J. Robert Lennon’s Familiar opens with an intriguing hook: A woman driving home from an annual visit to her son’s grave notices that a crack in her windshield has vanished and suddenly finds herself in an alternate reality where her son never died. Complications, however, ensue when it becomes clear that this single, albeit major, change in the protagonist’s past has had a massive ripple effect on her entire life: she now has an unfamiliar job, she’s in therapy with her husband to save their faltering marriage, and her relationship with her other son is strained almost beyond repair. Unable to explain this strange turn of events, the novel’s protagonist embarks upon a lonely, maddening quest of self-discovery that threatens to undermine everything she believes not only about herself but about the universe as well.
Intriguing though the novel’s premise is, the novel’s real strength is its attention to the inner working of the human heart and the complications inherent in all adult relationships. Most prominent among these is the protagonist’s ambivalence toward motherhood. The shock that results from the news that her son is alive is only initially due to the fact that it runs counter to everything she knows about the world she inhabits. True terror dawns when she begins to remember that the child was on his way to becoming a monster, that his earliest attitudes and actions suggested that he was well on his way to becoming a sociopath.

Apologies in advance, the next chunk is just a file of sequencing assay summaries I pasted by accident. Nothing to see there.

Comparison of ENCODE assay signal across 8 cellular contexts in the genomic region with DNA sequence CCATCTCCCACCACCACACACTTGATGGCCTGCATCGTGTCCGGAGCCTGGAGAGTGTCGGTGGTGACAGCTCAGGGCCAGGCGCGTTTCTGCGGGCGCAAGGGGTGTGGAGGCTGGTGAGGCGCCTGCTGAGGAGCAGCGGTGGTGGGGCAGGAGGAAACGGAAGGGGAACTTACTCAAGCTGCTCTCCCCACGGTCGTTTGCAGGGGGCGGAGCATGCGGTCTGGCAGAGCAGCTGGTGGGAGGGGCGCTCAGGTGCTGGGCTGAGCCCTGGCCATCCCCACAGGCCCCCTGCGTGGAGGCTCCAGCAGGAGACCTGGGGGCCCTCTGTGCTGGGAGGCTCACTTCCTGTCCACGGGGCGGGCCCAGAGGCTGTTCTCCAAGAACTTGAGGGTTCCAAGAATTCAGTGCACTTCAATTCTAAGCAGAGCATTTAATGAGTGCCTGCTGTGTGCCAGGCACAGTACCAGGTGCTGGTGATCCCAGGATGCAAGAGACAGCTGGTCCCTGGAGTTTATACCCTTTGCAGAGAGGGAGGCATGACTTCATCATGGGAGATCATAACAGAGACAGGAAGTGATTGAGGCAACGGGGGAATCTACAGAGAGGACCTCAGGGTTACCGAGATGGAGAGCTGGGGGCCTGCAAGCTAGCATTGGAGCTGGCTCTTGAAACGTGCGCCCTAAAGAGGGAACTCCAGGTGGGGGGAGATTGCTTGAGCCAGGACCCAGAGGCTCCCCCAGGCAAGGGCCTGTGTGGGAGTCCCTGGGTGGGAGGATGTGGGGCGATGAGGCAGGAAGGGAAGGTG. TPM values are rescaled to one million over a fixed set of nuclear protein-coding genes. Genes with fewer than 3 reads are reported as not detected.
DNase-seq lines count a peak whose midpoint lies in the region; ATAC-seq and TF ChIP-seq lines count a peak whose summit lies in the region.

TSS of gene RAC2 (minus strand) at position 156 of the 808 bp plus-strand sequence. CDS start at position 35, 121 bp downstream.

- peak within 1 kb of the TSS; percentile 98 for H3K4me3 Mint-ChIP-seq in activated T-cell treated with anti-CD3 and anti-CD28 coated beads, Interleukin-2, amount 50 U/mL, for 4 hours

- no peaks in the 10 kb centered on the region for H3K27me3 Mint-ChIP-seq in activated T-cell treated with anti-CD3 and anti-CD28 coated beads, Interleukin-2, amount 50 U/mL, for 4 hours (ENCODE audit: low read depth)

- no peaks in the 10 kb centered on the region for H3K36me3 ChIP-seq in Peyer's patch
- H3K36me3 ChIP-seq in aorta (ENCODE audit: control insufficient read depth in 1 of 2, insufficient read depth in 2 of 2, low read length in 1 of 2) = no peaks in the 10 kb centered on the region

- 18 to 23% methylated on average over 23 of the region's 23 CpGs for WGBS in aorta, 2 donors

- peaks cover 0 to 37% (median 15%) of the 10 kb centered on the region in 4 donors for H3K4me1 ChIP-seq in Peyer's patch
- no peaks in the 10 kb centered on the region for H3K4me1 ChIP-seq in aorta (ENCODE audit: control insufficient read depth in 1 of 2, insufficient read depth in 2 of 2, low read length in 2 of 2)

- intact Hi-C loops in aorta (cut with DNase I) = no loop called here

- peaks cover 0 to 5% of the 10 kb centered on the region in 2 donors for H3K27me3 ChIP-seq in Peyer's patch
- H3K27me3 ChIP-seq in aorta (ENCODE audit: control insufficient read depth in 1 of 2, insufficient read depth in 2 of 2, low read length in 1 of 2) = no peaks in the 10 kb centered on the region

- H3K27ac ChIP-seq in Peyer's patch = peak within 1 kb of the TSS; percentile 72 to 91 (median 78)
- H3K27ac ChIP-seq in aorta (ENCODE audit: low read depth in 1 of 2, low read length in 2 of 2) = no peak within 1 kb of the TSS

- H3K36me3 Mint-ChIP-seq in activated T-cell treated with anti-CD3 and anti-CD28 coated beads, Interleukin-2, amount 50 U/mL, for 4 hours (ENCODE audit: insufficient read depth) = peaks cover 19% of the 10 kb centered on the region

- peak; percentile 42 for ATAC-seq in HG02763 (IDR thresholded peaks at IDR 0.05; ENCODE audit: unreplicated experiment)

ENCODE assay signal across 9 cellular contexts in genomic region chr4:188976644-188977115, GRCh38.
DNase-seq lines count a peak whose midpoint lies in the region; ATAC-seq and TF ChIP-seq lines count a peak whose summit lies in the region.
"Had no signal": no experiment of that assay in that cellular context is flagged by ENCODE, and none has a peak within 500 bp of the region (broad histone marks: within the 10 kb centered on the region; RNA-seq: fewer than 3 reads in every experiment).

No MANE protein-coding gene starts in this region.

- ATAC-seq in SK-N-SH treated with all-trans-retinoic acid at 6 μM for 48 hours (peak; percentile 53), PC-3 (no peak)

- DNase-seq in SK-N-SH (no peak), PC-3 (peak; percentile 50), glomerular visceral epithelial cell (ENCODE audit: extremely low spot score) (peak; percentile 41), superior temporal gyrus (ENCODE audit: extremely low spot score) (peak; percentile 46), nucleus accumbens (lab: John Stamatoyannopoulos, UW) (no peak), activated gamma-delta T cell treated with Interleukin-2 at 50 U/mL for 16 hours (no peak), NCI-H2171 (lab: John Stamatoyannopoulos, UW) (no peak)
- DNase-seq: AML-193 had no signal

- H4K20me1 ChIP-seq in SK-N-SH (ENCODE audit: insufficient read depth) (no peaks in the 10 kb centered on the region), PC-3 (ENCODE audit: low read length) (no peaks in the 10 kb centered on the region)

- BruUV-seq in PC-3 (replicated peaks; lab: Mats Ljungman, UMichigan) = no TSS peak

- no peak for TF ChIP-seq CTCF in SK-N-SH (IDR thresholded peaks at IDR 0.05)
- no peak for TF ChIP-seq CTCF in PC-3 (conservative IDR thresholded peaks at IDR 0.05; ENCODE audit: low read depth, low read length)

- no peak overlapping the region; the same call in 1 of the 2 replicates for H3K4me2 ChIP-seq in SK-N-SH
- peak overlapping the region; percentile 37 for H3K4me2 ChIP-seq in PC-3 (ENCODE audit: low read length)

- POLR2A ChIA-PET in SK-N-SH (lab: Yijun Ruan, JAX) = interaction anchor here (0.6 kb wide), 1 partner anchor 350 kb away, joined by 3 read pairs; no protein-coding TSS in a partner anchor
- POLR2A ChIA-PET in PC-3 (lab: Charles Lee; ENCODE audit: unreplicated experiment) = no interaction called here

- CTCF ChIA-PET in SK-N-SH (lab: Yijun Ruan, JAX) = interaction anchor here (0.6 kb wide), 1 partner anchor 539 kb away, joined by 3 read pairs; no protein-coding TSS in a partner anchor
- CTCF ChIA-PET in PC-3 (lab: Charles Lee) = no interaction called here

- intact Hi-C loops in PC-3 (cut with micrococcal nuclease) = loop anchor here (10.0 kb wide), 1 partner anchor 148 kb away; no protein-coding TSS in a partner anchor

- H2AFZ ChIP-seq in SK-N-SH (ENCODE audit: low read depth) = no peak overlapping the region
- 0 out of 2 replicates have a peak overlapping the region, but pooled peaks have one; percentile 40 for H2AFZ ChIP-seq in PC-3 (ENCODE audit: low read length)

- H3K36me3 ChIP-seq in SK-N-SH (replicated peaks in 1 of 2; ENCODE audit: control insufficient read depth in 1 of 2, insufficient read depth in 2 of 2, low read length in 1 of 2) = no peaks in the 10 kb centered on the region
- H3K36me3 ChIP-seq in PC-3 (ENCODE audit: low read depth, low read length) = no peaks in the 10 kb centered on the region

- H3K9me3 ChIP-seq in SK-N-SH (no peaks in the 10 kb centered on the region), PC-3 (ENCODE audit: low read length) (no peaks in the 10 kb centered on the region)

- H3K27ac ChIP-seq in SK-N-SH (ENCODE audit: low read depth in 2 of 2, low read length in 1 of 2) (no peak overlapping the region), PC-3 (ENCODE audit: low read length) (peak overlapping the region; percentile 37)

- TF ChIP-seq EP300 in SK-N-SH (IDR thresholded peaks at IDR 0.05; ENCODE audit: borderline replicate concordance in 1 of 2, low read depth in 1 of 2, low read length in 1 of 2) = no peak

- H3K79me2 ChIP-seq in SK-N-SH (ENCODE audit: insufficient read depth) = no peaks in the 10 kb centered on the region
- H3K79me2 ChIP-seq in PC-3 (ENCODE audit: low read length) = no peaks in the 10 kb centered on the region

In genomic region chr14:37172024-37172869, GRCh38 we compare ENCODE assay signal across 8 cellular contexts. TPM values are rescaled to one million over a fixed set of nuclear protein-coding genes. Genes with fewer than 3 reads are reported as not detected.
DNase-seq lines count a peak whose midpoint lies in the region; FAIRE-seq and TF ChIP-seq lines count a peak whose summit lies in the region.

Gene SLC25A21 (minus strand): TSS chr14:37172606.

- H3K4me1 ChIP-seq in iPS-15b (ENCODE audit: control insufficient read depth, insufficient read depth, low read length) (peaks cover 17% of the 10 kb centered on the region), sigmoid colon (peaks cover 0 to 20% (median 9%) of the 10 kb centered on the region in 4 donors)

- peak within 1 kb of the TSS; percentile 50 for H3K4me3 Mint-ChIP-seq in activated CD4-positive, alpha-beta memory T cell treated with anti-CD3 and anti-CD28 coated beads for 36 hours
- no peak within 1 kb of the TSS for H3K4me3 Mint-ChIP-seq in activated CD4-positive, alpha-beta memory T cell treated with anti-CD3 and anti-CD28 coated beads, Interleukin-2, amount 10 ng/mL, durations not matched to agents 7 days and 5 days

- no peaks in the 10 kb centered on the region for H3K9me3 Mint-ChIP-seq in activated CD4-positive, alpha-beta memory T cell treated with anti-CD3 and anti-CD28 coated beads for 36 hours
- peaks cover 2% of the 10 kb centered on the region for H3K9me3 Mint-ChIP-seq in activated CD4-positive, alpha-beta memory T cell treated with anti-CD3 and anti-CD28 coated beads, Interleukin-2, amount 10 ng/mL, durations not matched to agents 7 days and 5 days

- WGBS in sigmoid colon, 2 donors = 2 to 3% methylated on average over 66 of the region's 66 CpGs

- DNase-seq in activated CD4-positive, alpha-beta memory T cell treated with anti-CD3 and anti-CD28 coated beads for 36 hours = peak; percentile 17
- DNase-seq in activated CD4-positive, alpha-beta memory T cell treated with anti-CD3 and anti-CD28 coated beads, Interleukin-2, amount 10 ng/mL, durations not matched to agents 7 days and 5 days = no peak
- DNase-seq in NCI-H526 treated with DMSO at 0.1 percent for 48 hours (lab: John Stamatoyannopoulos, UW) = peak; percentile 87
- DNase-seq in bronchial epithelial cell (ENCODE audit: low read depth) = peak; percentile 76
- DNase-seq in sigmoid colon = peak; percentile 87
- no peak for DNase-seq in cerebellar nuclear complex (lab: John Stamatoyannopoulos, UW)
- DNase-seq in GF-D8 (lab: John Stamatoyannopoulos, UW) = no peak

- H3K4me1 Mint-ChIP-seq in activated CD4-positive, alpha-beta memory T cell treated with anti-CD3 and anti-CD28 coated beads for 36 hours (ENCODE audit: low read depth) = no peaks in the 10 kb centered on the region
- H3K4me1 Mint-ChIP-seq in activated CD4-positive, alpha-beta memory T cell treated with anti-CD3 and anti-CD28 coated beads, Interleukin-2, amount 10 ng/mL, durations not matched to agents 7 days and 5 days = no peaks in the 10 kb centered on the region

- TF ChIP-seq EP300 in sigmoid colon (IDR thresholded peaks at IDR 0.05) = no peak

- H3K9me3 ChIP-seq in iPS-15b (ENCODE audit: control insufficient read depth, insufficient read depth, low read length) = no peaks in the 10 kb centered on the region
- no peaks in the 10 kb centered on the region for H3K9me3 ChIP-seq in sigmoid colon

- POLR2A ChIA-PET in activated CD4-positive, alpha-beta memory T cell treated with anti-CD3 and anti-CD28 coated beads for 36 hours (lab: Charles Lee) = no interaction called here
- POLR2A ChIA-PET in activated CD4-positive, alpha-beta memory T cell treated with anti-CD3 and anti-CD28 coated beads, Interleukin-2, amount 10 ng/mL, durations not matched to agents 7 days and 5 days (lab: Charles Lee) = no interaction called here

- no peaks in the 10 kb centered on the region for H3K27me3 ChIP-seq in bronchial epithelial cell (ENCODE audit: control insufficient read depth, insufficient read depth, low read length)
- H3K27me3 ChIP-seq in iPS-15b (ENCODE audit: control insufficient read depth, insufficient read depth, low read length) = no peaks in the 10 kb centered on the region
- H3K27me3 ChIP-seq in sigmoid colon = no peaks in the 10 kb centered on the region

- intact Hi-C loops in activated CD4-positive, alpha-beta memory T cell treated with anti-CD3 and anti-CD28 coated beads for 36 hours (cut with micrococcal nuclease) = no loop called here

Along similar lines, her failing marital relationship raises many discomforting yet significant questions about the limits of love. Must a woman always place her children above all else? Where does the husband fit in? And, more to the point, what about her own happiness and fulfillment? By raising these issues, Familiar puts pressure on many of the myths assumptions that contemporary culture places on motherhood. In this sense, the novel serves as a fictional companion to works like Ayelet Waldman’s Bad Mother.
As the novel careens toward its (perhaps inevitable) conclusion, it also threatens to go off the tracks in places — but this is to be expected. After all, confronting the kinds of issues that Familiar examines isn’t easy, and to wrap the emotionally fraught proceedings up in a neat, sensible package would undercut the complexity of the foregoing narrative.
All told, Familiar is an emotionally gripping and intellectually stimulating page turner, a dark meditation on relationships, motherhood, and the fragile nature of reality.